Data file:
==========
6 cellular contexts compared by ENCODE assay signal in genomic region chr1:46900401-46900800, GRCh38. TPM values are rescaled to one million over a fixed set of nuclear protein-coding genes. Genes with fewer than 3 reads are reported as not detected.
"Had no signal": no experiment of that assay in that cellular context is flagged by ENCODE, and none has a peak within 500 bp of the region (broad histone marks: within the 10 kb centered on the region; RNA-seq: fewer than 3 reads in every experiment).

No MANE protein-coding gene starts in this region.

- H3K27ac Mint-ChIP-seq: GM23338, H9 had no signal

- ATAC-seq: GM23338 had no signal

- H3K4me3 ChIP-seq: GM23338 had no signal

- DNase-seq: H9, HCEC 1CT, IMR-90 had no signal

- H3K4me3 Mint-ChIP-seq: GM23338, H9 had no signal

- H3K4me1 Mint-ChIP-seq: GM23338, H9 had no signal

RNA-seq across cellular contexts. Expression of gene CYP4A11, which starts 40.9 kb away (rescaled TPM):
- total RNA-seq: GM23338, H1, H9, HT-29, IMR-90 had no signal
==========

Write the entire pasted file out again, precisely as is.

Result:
6 cellular contexts compared by ENCODE assay signal in genomic region chr1:46900401-46900800, GRCh38. TPM values are rescaled to one million over a fixed set of nuclear protein-coding genes. Genes with fewer than 3 reads are reported as not detected.
"Had no signal": no experiment of that assay in that cellular context is flagged by ENCODE, and none has a peak within 500 bp of the region (broad histone marks: within the 10 kb centered on the region; RNA-seq: fewer than 3 reads in every experiment).

No MANE protein-coding gene starts in this region.

- H3K27ac Mint-ChIP-seq: GM23338, H9 had no signal

- ATAC-seq: GM23338 had no signal

- H3K4me3 ChIP-seq: GM23338 had no signal

- DNase-seq: H9, HCEC 1CT, IMR-90 had no signal

- H3K4me3 Mint-ChIP-seq: GM23338, H9 had no signal

- H3K4me1 Mint-ChIP-seq: GM23338, H9 had no signal

RNA-seq across cellular contexts. Expression of gene CYP4A11, which starts 40.9 kb away (rescaled TPM):
- total RNA-seq: GM23338, H1, H9, HT-29, IMR-90 had no signal